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8.2.14 The pod stuck on my boost/glider and the thing crashed. What is wrong?




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This article is from the Model Rockets FAQ, by Wolfram von Kiparski with numerous contributions by others.

8.2.14 The pod stuck on my boost/glider and the thing crashed. What is wrong?

You've just been shot down by the "Red Baron". If the pop pod
stuck, try sanding to loosen things up a bit. Or dust the
mating surfaces with powdered graphite, Teflon, or even talcum
powder. Check the action of the pop pod when
deploying. Streamers or parachutes have a nasty habit of
catching on things that you didn't want them to, like glider
wings.

Sometimes fastening the recovery system to the pop pod in a
different manner will prevent tangling. I use an external
Kevlar line that is glued to the pylon root, but use strapping
tape to fasten the line to the end of the tube just below the
nose cone so the line is opposite the glider. That seems to
help, at least for me. Ballasting the pop pod can also help,
especially if ejection occurred long before apogee.

Some pop pod systems are specifically designed to prevent this
problem, Try one of them.

One I favor particularly on smaller gliders is to skip the pop
pod and go back to a fixed pylon like the old Sky Slash and
Falcon. To keep it NAR legal, you tape a small streamer to the
motor casing, and wrap it tight before installing the
motor. Use a tube that is slightly loose inside to allow for
the streamer.

A mid ejection two piece pop pod eliminates the string that is
the common cause of the red baron. The down side is another
small piece to have to search for.

In the mid 70's Greg "Fat Albert" Stewart published his "Baron
Killer" pop pod. It shifts the motor back much like the
original Astron Scout, and tumbles down. Small fins on the pop
pod keep it legal for competition. He also used nested square
brass tubing to attach the pop pod to the glider, a very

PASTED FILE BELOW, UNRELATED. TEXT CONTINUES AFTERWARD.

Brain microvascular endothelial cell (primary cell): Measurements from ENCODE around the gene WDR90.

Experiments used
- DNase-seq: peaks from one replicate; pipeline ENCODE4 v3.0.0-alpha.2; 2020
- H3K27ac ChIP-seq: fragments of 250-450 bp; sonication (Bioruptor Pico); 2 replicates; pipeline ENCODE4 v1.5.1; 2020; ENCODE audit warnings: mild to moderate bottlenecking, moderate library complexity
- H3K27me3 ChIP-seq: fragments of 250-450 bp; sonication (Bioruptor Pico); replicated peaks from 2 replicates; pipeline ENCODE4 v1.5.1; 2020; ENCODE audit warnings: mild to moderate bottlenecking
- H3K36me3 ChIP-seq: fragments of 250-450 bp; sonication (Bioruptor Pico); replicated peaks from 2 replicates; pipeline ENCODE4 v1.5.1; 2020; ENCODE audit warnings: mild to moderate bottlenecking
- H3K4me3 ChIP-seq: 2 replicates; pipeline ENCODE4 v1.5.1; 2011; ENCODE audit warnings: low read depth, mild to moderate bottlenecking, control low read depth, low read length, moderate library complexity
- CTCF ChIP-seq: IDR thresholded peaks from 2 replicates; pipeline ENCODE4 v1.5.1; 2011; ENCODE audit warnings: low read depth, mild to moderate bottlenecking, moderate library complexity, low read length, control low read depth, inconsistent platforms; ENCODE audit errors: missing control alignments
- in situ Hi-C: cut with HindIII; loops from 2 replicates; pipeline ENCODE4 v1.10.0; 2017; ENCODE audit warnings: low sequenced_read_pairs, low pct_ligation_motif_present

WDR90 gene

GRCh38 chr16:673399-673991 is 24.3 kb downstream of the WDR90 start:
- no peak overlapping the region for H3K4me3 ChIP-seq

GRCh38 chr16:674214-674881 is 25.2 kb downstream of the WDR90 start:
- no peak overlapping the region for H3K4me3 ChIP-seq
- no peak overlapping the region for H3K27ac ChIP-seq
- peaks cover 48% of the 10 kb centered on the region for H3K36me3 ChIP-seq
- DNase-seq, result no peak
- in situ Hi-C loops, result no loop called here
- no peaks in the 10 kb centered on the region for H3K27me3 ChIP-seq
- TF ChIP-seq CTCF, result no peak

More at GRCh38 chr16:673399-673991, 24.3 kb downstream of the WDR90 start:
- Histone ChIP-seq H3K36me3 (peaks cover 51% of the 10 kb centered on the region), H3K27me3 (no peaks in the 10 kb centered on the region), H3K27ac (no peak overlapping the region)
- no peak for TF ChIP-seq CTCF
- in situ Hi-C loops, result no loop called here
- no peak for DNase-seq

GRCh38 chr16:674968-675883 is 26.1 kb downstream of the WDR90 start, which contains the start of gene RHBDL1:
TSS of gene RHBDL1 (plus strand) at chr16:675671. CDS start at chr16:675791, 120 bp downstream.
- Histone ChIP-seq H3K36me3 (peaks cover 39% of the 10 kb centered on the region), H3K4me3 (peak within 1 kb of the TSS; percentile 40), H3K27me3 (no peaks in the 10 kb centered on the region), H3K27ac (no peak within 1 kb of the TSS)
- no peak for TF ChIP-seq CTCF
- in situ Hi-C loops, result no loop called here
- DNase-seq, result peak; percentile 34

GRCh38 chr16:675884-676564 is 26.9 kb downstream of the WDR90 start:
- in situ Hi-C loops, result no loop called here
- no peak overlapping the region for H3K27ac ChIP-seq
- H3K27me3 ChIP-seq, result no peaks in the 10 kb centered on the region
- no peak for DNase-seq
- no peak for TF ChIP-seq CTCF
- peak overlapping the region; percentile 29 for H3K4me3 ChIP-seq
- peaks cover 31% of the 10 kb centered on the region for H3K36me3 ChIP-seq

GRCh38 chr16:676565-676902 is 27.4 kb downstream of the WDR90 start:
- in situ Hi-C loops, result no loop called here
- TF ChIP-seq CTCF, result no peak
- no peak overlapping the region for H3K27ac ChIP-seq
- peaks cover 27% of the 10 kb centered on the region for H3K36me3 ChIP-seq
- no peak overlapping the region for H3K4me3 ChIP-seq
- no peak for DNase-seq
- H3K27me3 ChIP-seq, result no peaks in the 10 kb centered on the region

positive attachment. Danger! bad ASCII art follows:

		\ pod
		 ------------------------------
				====|__________ 1/8" square K&S brass
				tube with
						3/32" square tube
						inside
 
			________
		________|______|______________ more 1/8" square brass
		tube \
			fuselage

Another Red Baron proof pop pod is the shotgun cluster
pod. Shotgun refers to an over and under or side by side
cluster pod arrangement, so named because it looks like the
business end of a double barrel shotgun. For B BG you use a
cluster of 2 A3-4T motors. The bottom one (i.e. closest to the
boom) is ignited on the pad. A 2" piece of thermalite in the
nozzle of the top motor is stuck in the exhaust of the first
motor. It ignites the second motor just about when the first
one burns out. About 3 seconds after that burnout, the first
ejection charge fires, separating the pod, but deploying NO
recovery system. Thus no red baron. A second later, after the
pod has fallen free, the second ejection deploys a chute or
streamer. It works very nicely, especially when the
alternative is to go to a fatter and heavier motor casing (2
A3s vs a single B4). You can also cluster two motors of
different delay, and ignite both at the same time.

You can also have the opposite problem, where the pop pod
falls off too soon, sometimes under power. First check the
fit. If it is too loose, use tape to make it tighter. This
could also happen at launch, where the glider is blown off the
pop pod by wind, or just after launch due to a structural
failure. Use a Power Tower type launcher to fly a glider and
provide additional support for the glider on the pad. Some pop
pod hooks, like the molded Apogee hook, are designed to
prevent premature glider separation.

 

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